541. Sustained High Influenza Vaccination Rates and Decreased Safety Concerns among Pregnant Women During the 2010–2011 Influenza Season
Session: Poster Abstract Session: Influenza Vaccines
Friday, October 21, 2011
Room: Poster Hall B1
Background: Historically pregnant women have had the lowest uptake of influenza vaccine among all priority groups.  Whether significantly increased vaccination rates achieved among pregnant women during the 2009 H1N1 pandemic will be sustainable is unknown.  We surveyed postpartum women during both the 2009-10 and 2010-11 influenza seasons to determine vaccine uptake and reasons for lack of vaccination.

Methods: We administered brief surveys on postpartum day 1 or 2 to women delivering at our 900-bed community-based academic medical center during Feb 1-Apr 15, 2010, and during Feb 1–Mar 8, 2011. The surveys ascertained maternal characteristics, history of prior/current influenza vaccination, and reasons for lack of vaccination.  Exclusion criteria included age <18 years, non-live birth, and transfer from another facility.  We used logistic regression to determine factors that were associated with vaccination during pregnancy.

Results: During the 2009-10 season, 191 of 307 (62%) postpartum women surveyed had received H1N1 vaccine and 186 (61%) received seasonal influenza vaccine during pregnancy.  In 2010-11, 165 (55%) of 300 women surveyed had received influenza vaccination.  In multivariable analysis, predictors of influenza vaccination in 2010-11 included having private insurance (OR 2.6, 95% CI 1.2 – 6.1), having been vaccinated during a prior pregnancy (OR 6.4, 95% CI 2.5 – 16.5), having received 2009 H1N1 vaccine (OR 3.0, 95% CI 1.4 – 6.5), and doctor recommendation of influenza vaccine (OR 18.4, 95% CI 7.5 – 45.0).  While concern about vaccine safety was cited by a majority (66%) of those who had declined vaccination during 2009-10, only 28 (26%) of 109 women who declined vaccine in 2010-11 cited safety concerns.  Not usually getting a flu shot (62%), lack of perceived risk of getting influenza (50%), and lack of perceived risk of severe illness from influenza (35%) were the most commonly cited reasons for refusal.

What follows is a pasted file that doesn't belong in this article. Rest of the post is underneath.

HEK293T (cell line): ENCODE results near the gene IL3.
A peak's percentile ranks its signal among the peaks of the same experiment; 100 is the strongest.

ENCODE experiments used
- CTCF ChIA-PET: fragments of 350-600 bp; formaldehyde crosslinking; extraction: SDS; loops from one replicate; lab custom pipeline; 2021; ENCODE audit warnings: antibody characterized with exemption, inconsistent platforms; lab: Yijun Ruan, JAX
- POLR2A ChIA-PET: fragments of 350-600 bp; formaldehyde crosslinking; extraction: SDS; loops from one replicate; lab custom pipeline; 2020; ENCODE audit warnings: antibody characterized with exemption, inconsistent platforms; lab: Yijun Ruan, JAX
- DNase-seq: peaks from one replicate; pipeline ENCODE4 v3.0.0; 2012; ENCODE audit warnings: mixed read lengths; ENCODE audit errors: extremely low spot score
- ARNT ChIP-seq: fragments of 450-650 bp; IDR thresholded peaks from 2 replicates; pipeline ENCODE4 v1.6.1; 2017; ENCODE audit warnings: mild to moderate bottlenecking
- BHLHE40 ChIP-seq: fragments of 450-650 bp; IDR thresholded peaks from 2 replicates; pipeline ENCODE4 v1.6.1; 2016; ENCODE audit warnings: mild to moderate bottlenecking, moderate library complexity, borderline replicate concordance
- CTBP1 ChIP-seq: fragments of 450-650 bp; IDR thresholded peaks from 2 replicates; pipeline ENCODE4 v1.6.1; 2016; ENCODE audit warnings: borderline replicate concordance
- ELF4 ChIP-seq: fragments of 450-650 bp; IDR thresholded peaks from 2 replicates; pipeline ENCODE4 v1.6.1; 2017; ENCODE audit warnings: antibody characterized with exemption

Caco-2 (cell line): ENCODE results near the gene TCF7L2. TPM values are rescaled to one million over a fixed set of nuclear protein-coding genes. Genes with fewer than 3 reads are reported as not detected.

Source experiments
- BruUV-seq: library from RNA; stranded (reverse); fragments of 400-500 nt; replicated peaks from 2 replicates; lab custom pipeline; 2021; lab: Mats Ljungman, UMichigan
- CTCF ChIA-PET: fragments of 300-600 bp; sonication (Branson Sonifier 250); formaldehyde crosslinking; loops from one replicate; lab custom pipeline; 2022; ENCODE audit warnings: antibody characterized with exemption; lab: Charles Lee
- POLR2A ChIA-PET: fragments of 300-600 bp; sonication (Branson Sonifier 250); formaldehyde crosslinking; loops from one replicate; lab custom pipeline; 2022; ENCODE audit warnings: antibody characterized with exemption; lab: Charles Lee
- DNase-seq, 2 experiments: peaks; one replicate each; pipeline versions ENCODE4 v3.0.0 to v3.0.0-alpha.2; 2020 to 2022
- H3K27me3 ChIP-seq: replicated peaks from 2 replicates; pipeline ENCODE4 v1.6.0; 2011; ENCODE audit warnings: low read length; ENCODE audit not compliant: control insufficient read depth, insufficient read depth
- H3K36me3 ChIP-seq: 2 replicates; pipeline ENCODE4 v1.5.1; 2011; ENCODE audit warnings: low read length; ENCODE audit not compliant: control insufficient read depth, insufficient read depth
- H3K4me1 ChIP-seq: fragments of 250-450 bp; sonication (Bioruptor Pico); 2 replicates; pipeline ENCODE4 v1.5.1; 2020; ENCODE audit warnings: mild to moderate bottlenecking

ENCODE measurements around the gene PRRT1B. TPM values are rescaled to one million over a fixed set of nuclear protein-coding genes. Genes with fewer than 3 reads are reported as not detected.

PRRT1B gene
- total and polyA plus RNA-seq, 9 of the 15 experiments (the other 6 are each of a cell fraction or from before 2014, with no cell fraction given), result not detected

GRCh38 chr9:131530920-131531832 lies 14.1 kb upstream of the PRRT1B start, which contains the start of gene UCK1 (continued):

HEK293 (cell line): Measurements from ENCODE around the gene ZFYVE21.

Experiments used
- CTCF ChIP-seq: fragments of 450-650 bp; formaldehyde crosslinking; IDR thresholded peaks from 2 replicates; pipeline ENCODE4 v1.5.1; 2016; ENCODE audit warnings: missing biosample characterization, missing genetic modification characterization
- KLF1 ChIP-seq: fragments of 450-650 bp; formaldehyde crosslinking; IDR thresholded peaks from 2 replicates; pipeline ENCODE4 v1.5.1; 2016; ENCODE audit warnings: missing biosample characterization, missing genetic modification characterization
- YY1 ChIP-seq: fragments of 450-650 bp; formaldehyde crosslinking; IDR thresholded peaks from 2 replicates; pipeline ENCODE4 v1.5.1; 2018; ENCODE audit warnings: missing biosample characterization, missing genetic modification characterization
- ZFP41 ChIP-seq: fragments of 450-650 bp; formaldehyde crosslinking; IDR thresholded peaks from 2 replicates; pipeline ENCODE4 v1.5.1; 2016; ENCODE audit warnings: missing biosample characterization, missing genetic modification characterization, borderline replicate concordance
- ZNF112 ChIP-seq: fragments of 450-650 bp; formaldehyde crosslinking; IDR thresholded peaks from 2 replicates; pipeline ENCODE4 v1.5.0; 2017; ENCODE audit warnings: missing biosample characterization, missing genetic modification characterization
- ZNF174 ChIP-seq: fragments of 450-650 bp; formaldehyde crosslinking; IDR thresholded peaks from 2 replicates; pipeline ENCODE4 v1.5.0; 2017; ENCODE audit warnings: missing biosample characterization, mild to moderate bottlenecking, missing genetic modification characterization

Conclusion:  Despite significantly less public health and media focus on influenza during the 2010–11 season, pregnant women at our institution continued to accept flu vaccine at substantially higher rates than has been historically reported.  Concern about vaccine safety, the primary barrier during 2009–10, was a much less significant concern.


Subject Category: I. Adult and Pediatric Vaccines

Marci Drees, MD, MS1,2, Barbara Tambourelli, RN1, Amy Denstman, MBA1, Robie Zent, RN1, Patty McGraw, RN, MS1 and Deborah Ehrenthal, MD1,2, (1)Christiana Care Health System, Newark, DE, (2)Jefferson Medical College, Thomas Jefferson University, Philadelphia, PA

Disclosures:

M. Drees, None

B. Tambourelli, None

A. Denstman, None

R. Zent, None

P. McGraw, None

D. Ehrenthal, None

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